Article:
Aviation Industry Efforts to Weaken Climate Obligations Could Lead to More Stringent Regulation

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The UN's aviation agency is this week expected to approve a rule change that would weaken the industry's obligation to cut its greenhouse gas emissions. But the decision could ultimately lead to the EU implementing more stringent requirements on aviation emissions, MEPs and campaigners say.

The International Civil Aviation Organization (ICAO) is considering a proposal to change the baseline of the Carbon Offsetting and Reduction Scheme for International Aviation (CORSIA), in a move that will further weaken a policy already considered by many to be not fit for purpose. The change would in effect remove the obligation for airlines to offset any emissions under the scheme for up to five or six years according to several analyses. 

Bas Eickhout, a Dutch Green MEP working to promote measures to tackle aviation emissions, told DeSmog, “the mess at ICAO definitely increases the chances of Europe taking additional steps by itself to tackle emissions from international aviation,” adding, “a large majority in the European Parliament already is far from convinced by CORSIA, a weakening of the baseline would only make it worse.”

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EU action

There has long been tension between EU efforts to take action on aviation emissions and ICAO’s policies. Many European countries are preparing to double down on action at the EU or domestic levels in response to what is seen as ICAO’s token progress on emissions reductions, 

[ICAO has] constrained places like Europe,” says Chris Lyle, an international aviation consultant who worked at ICAO for almost 30 years. “The aggression towards Europe was so strong from the other countries including not just India, China, Brazil, but places like the United States. Anytime Europe comes up with something it's automatically cut down.”

The Commission is understood to be coordinating a letter to ICAO from all member states ensuring they have the right to continue participating in the European emissions trading scheme (ETS). There is a fear that without this text, the Commission may have its future proposals blocked.

ICAO's resistance to implementing its own effective climate policy could ultimately mean the aviation industry faces stronger measures from the EU

Gilles Dufrasne, Senior Policy Officer at Carbon Market Watch, argues that CORSIA has always been so weak that “it was pretty clear we needed something more”. As such, “the EU was already not really planning to use CORSIA to replace its own policy. So even before the baseline discussion, there was already a strong willingness from EU countries to increase the ambition of policies on airlines.” 

When DeSmog asked the Commission why it was supporting the baseline change, a spokesperson would only say it welcomed the agreement on a collective position by EU member states, and that it is important CORSIA delivers its goals.

Dufrasne says the EU has always been keeping a balance between achieving stronger rules for CORSIA and a fear of fewer countries signing up to it. “It seems like this is just another one of those cases where they feel the need to weaken the scheme because they think it will improve participation,” he says. “I think it does provide one more argument for why EU policy should be strengthened.”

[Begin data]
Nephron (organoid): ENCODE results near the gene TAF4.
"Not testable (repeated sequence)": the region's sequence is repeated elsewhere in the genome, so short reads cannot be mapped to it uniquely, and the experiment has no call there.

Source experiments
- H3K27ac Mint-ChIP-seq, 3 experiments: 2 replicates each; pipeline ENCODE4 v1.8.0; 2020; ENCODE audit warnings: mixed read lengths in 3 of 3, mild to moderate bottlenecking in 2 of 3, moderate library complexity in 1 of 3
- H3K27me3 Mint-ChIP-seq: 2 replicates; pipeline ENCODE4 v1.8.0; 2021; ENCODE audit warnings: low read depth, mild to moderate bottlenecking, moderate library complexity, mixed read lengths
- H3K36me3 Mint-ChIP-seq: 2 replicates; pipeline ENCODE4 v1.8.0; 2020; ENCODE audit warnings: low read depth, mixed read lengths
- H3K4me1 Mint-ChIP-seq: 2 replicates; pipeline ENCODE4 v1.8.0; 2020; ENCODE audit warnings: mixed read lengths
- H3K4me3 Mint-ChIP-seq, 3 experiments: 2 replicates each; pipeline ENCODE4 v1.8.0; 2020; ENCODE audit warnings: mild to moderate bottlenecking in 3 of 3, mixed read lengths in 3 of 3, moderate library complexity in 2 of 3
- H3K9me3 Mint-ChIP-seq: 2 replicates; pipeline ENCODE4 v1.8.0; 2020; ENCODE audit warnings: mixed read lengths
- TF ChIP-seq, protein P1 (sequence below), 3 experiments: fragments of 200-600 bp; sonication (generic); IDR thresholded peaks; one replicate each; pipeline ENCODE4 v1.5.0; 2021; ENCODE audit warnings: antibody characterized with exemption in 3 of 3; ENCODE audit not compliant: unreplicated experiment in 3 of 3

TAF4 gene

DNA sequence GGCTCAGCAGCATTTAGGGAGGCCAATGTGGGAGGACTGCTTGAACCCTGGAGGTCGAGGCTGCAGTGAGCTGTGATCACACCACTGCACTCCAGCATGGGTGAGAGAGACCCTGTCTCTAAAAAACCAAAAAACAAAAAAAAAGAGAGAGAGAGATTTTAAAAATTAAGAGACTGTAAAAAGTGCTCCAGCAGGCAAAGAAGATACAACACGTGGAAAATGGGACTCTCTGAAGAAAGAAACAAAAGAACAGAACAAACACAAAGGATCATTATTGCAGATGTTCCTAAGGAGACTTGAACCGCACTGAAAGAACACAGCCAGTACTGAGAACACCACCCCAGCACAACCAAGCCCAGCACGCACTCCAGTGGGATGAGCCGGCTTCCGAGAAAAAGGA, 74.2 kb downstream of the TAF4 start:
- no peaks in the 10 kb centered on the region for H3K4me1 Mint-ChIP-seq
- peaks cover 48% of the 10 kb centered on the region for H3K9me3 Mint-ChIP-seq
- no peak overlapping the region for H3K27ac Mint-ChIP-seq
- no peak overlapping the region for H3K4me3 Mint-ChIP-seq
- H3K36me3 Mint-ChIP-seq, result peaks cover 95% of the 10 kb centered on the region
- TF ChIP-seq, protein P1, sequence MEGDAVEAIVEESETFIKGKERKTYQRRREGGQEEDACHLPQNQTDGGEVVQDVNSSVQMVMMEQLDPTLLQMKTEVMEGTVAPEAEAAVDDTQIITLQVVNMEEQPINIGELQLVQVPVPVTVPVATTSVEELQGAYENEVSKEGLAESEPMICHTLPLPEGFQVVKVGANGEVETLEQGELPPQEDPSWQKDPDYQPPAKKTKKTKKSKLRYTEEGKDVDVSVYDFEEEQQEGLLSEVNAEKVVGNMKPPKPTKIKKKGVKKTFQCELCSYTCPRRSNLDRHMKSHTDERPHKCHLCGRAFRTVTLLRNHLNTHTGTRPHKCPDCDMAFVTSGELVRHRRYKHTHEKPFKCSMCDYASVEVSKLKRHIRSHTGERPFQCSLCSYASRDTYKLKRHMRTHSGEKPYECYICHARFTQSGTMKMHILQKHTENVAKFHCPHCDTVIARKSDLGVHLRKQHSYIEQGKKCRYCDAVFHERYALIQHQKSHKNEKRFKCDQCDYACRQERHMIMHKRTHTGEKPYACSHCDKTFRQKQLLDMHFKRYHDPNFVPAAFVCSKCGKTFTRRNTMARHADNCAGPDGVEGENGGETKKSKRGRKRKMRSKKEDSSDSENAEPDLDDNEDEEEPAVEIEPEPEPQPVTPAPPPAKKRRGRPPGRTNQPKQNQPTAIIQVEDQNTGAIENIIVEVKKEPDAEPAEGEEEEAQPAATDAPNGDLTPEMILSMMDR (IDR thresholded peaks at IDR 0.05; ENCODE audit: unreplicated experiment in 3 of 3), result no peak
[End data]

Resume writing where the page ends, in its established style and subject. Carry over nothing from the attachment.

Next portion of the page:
A letter sent to ICAO on Tuesday by the European Civil Aviation Conference (ECAC) appears to support this view: it outlines the “high risk” of support for CORSIA being compromised without a baseline change. 

But no countries have publicly threatened to leave or not join CORSIA if the baseline is changed. “It would be good to know which states are considering leaving if the baseline is not changed,” says Annie Petsonk, an expert in international environmental law at the Environmental Defense Fund. “So far, I haven't heard from any states saying [this], but there might be.”

ICAO’s closed door policy at the current negotiations means media and civil society can’t scrutinise the process.

Stronger policies

A host of stronger aviation measures are already in the works within the EU, including a more stringent ETS for aviation, the introduction of a kerosene tax, and the development of sustainable aviation fuels. 

The European Green Deal, set out by the EU Commission in December 2019, makes it clear aviation will have to contribute to a required 90 percent cut in transport emissions by 2050.

You have a number of measures in the Green Deal that are actually going to bring about much more environmental benefits than CORSIA ever was going to,” says Jo Dardenne, an expert on sustainable aviation at NGO Transport & Environment. “By developing this policy, the EU may have more of an impact on reducing aviation's climate issues than contributing to a scheme that is so weak and so cheap that it wouldn't incentivise airlines to change their behaviour or to invest in new fuels.”

The Commission has highlighted aviation payments from the ETS as a potential revenue stream to help repay the €750bn it plans to borrow to support the EU to rebuild in the wake of the coronavirus pandemic. It suggests that the maritime and aviation sectors could together generate €10bn per year via the ETS.

Intra-EU flights are already included in the ETS, but the industry is handed most of its credits for free. The Green Deal outlines plans to force airlines to buy more of these allowances.

The next revision of the ETS, which is supposed to be in June 2021, is expected to be quite important when it comes to addressing aviation's preferential treatment,” says Dardenne. Aviation credits from the scheme currently raises just under €1bn a year, she says, “that amount can be doubled with abolishing free allowances.”

Image © Karen Arnold, CC0 Public Domain

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